Chronic Use of Tramadol
Dr. Cornelius Thiels and colleagues including Dr. W. Michael Hooten recently published an article, “Chronic use of tramadol after acute pain episode: cohort study” in the British Medical Journal. The key conclusion of this study is that the medication tramadol, which although an opioid medication is considered by the FDA to have less addictive potential than opioids such as oxycodone or hydrocodone, had just as much potential for prolonged use after surgery as other opioids. These findings highlight an important opportunity for patients and their doctors to have thoughtful and informed discussions about acute pain management in the post-operative period.
As a fellow in the Pain Division at Mayo Clinic, I have many conversations with patients regarding management of acute and chronic pain. In the hospital, I often am working with patients and their surgical teams to help manage pain after surgery. In the clinic, I often see patients to develop plans to manage chronic pain including pain that persists weeks and months after surgery. Opioids are almost always a part of this discussion, and our conversations are very individualized according to the patient. Some patients going into surgery have been using opioid medications for many years; some are opioid naïve or have only taken opioids sporadically and for short periods in the past. Some of my patients have a history of addiction and require a pain management strategy that minimizes the use of opioids or avoids them altogether. It is very important that every plan designed for effective post-surgical pain management takes into consideration the history, values and goals of each patient and is tailored to the needs of each individual patient. The culture of Mayo Clinic and within our division is to prioritize the needs of each patient, and this is always the focus of each pain management recommendation.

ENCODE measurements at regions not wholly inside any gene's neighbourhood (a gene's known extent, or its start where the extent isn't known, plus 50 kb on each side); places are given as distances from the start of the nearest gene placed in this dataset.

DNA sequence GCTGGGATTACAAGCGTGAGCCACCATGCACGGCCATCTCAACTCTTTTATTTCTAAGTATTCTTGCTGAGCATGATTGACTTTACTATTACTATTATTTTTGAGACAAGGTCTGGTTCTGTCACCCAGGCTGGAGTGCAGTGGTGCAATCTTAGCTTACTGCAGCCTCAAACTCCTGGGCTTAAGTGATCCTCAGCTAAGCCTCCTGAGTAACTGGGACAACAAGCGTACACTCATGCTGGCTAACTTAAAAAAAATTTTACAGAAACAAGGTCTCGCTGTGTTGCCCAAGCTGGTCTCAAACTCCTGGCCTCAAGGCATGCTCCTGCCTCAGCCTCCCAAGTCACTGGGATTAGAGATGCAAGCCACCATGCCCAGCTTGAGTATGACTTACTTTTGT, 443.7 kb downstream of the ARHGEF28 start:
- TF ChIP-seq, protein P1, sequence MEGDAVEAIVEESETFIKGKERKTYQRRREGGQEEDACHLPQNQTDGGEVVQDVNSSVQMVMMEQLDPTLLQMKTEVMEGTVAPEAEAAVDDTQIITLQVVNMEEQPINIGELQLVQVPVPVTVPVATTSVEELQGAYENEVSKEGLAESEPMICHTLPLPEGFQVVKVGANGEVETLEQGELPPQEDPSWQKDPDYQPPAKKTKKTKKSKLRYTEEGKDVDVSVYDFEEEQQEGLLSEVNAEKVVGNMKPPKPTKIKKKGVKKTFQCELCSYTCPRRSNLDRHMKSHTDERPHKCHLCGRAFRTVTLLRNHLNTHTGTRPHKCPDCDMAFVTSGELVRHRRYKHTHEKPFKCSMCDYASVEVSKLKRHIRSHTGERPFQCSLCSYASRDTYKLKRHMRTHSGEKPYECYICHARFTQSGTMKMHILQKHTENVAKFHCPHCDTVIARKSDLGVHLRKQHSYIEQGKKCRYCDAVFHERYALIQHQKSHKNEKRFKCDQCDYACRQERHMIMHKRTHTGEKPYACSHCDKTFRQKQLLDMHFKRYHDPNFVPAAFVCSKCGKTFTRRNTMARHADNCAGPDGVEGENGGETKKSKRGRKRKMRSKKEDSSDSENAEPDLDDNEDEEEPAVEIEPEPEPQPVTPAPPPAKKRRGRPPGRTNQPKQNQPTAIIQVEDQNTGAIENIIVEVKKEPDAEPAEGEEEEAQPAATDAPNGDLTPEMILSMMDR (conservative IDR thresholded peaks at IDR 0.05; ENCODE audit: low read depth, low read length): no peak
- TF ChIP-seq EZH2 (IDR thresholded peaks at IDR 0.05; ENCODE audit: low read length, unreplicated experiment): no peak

Most of my patients share the goal to avoid starting or increasing long-term opioid medication use after surgery, as we discuss long-term consequences including the potential for addiction, tolerance, and worsening chronic pain. Strategies for managing post-operative pain include maximizing our use of non-opioid medications and strategies while using the minimal effective dose of opioid medication for the shortest period of time. This is less than or equal to 3 days for most patients, and for nearly all patients and surgeries at most a period of 7 days. If I happen to have the opportunity to meet with a patient before surgery to discuss their upcoming surgery, I find it very helpful to discuss the patient’s hopes and expectations regarding their pain management plan. Many patients understandably have some fear or anxiety regarding post-operative pain, especially if they have had negative experiences in the past or if this is their first surgery. Most patients do very well with post-operative pain management, but our division of pain management specialists is available to help if there are any questions or concerns.
Dr. Thiels’ article will impact my practice and conversations with patients by having good evidence around which to have a conversation about opioid medicines. Many patients do hold the belief, as do non-pain medicine specialist physicians, that tramadol is a completely safe alternative to more traditional opioids such as oxycodone or hydrocodone. We know from research and the experiences of our patients that this is not true, and the use of tramadol carries similar risks in terms of addiction, dependence, tolerance and prolonged use as traditional opioids. One of my most important jobs is to make sure that my patients have a good understanding of the risks and benefits of various management plans, including medications. Our communities and our nation continues to cope with the so-called opioid crisis, and while a better understanding of the profound risks of the use of opioid medications in chronic pain is long overdue, there is a lot of misinformation out there as well. The more evidence-based information that we have available to us to discuss with our patients, the better, and I am grateful to Dr. Thiels and his colleagues including the Pain Division’s own Dr. Hooten to having investigated the important question of the risks of prolonged use of opioids after surgery. Interestingly, fewer than 10% of the nearly 445,000 patients in this nationwide sample developed additional or persistent opioid use after surgery, as defined by filling of opioid prescriptions 90 days or more following surgery. This does align with our clinical experience of most patients not developing problematic use of opioid medicines after surgery. Whenever possible we identify patients at increased risk prior to surgery and design our plan accordingly. It is important to understand that tramadol carries similar risks as oxycodone or hydrocodone in this regard, and we should make sure to counsel our patients appropriately.